Natural childbirth and the valorization of maternal masochism

29673371 - eraser deleting the word masochism

There are many viewpoints sheltering under the umbrella of the philosophy of natural childbirth — midwife attended birth, home birth, unassisted birth, hypnobirthing and even orgasmic birth — but all share a central belief in the value of masochism.

Ashley Noel Mack writes about the supposed transformative value of maternal masochism in The Self-Made Mom: Neoliberalism and Masochistic Motherhood in Home-Birth Videos on YouTube.

[pullquote align=”right” cite=”” link=”” color=”” class=”” size=””]The philosophy of natural childbirth isn’t transgressive; it’s a new way to oppress women by ecouraging them to oppress themselves. [/pullquote]

I explore their role in cultivating a masochistic subjective posture that rationalizes self-governance and subordinates opportunities for feminist systemic critique in favor of celebration of individual autonomy. After detailing the functions of birth stories as self-made narratives that reinforce dominant discourses of masochistic motherhood in a neoliberalist context that conditions mothers to self- renounce, self-deny, and sacrifice in order to be “good” citizens …

While her analysis is based on homebirth, it seems to me to be generalizable to the philosophy of unmedicated childbirth in any venue: from hospital, to birth center and to the great outdoors.

Mack believes that there is more to birth videos and birth stories than their creators suppose:

While the videos likely reflect a deeply felt and real experience of self-empowerment and transformation for the maternal subjects depicted, in the present essay I build a case for complicating the videos’ claims of empowerment by asking questions about for whom and to what end these videos function.

The philosophy of natural childbirth isn’t transgressive; it’s a new way to oppress women by ecouraging them to oppress themselves.

The glorification of “the natural” is particularly problematic:

…As a plethora of feminist and gender scholars have previously noted, discourses of naturalism serve to bind women to notions of motherhood and womanness that are then taken for granted as “innate” and inescapable. Considering the fact that giving birth is a biological process of the “female body,” the naturalization of the birth process may seem like an obvious articulation. However, while birth is certainly a biological and physiological process that certain female bodies are capable of performing, its meanings are socially produced …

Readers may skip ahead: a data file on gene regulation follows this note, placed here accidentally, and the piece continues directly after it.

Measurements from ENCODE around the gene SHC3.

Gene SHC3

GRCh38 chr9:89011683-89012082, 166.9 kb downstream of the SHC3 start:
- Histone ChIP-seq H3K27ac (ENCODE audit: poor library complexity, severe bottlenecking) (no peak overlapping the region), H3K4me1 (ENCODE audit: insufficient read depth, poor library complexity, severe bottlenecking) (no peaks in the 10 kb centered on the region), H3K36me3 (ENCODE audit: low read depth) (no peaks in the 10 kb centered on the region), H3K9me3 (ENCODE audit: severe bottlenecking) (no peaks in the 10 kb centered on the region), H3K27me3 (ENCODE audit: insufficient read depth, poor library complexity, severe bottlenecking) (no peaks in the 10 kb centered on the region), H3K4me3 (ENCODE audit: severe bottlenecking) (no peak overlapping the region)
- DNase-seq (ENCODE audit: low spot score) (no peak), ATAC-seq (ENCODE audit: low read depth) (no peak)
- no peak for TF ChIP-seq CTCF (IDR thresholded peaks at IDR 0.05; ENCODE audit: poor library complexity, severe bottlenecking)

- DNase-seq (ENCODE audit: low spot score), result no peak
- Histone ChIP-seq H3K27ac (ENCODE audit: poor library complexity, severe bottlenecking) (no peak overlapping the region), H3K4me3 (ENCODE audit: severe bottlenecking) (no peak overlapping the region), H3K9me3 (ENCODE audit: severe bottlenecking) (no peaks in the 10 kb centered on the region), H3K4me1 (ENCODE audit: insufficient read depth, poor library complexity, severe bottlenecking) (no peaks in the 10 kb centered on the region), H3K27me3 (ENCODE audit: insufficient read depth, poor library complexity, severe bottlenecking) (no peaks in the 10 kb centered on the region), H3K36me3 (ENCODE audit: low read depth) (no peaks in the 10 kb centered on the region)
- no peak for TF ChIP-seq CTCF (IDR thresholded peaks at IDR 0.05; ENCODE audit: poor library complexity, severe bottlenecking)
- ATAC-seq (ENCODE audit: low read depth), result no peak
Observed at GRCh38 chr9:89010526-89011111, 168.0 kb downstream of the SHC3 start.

Women who refuse to root their value in their reproductive organs are pathologized as victims of false consciousness:

Discourses … often suggest that if only the maternal subject would “wake up” from the state of false consciousness imposed on her by the technocratic model of birth, she would become what she has always been predetermined to be. The naturalist orientation, taken to its furthest conclusion, forecloses on possibilities, alternatives, and routes to indeterminacy in birth and mothering by tethering these experiences to privileged, socially produced, and homogenized conceptions of the female body and motherhood.

But perhaps it is natural childbirth advocates themselves who have been tricked into eagerly accepting a philosophy that promotes the idea that pain is good for women.

“Pain” is symbolically negotiated and depicted as a resource for self-optimization in these texts, and the masochistic impulse of the self-made narrative contributes to the reification of modern motherhood on particular terms… I chart how pain is not only framed as central to the narrative but also valorized as maternal subjects are depicted enduring, embracing, or even enjoying their encounter with pain.